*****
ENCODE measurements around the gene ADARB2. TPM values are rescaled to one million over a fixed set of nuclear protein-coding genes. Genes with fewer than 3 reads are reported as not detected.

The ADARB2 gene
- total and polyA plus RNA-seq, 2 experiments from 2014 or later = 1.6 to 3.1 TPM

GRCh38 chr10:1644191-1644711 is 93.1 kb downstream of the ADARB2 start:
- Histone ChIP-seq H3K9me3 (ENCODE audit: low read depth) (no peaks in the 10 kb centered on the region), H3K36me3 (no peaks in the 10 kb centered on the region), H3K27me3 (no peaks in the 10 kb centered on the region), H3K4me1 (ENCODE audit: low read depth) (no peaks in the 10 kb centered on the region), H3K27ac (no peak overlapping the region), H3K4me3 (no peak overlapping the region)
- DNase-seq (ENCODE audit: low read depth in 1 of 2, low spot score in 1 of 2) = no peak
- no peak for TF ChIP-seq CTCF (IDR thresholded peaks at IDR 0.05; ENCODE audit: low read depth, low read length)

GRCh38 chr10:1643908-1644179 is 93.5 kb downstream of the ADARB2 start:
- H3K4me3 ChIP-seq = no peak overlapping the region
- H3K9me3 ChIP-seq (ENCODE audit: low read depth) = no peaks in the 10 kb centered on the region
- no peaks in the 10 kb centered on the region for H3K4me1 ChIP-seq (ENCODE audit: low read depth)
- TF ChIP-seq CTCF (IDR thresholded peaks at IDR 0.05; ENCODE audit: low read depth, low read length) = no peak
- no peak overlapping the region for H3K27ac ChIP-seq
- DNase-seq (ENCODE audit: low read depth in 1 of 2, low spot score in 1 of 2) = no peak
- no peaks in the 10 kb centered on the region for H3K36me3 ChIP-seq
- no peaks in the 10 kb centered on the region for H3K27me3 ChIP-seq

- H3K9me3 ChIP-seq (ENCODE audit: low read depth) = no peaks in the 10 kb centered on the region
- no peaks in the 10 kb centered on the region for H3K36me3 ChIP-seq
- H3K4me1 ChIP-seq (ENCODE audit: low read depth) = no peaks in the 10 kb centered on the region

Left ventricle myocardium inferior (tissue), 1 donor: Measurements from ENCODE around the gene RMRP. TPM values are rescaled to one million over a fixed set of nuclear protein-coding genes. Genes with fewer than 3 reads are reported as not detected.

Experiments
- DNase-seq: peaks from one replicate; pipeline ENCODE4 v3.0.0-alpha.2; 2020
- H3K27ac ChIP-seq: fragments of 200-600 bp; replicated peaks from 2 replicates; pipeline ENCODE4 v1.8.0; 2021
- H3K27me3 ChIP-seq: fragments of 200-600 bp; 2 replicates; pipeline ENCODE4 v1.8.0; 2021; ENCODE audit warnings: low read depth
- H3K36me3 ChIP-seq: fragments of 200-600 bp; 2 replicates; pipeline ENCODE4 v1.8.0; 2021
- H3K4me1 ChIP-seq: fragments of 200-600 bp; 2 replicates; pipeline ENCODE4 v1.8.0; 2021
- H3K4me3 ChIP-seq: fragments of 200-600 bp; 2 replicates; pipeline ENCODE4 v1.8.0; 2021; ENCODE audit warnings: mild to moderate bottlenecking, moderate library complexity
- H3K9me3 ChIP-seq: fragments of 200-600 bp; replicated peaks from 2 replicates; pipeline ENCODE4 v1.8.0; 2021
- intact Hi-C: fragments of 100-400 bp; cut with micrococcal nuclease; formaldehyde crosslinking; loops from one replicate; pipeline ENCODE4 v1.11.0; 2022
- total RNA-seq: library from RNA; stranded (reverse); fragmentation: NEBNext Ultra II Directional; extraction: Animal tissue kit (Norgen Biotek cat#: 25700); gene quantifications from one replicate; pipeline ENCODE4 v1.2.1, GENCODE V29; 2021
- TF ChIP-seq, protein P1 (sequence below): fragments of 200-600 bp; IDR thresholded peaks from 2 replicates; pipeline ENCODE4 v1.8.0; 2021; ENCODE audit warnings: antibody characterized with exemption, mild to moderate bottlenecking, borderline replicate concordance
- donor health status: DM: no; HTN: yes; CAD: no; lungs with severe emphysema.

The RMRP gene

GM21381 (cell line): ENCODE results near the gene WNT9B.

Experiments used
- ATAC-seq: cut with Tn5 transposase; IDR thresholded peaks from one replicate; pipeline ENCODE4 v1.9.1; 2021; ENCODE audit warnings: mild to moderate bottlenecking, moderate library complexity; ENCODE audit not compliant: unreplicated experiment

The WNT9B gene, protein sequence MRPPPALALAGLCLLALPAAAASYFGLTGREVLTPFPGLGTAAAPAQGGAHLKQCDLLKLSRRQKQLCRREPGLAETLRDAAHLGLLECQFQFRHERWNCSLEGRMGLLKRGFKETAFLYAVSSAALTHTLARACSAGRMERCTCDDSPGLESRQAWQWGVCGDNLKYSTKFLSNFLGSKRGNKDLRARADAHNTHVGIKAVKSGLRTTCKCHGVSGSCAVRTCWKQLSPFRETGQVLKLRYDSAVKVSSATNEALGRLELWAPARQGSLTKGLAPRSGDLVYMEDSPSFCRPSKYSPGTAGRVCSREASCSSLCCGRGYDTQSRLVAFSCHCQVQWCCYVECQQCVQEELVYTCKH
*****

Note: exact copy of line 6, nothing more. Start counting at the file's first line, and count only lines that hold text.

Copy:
- DNase-seq (ENCODE audit: low read depth in 1 of 2, low spot score in 1 of 2) = no peak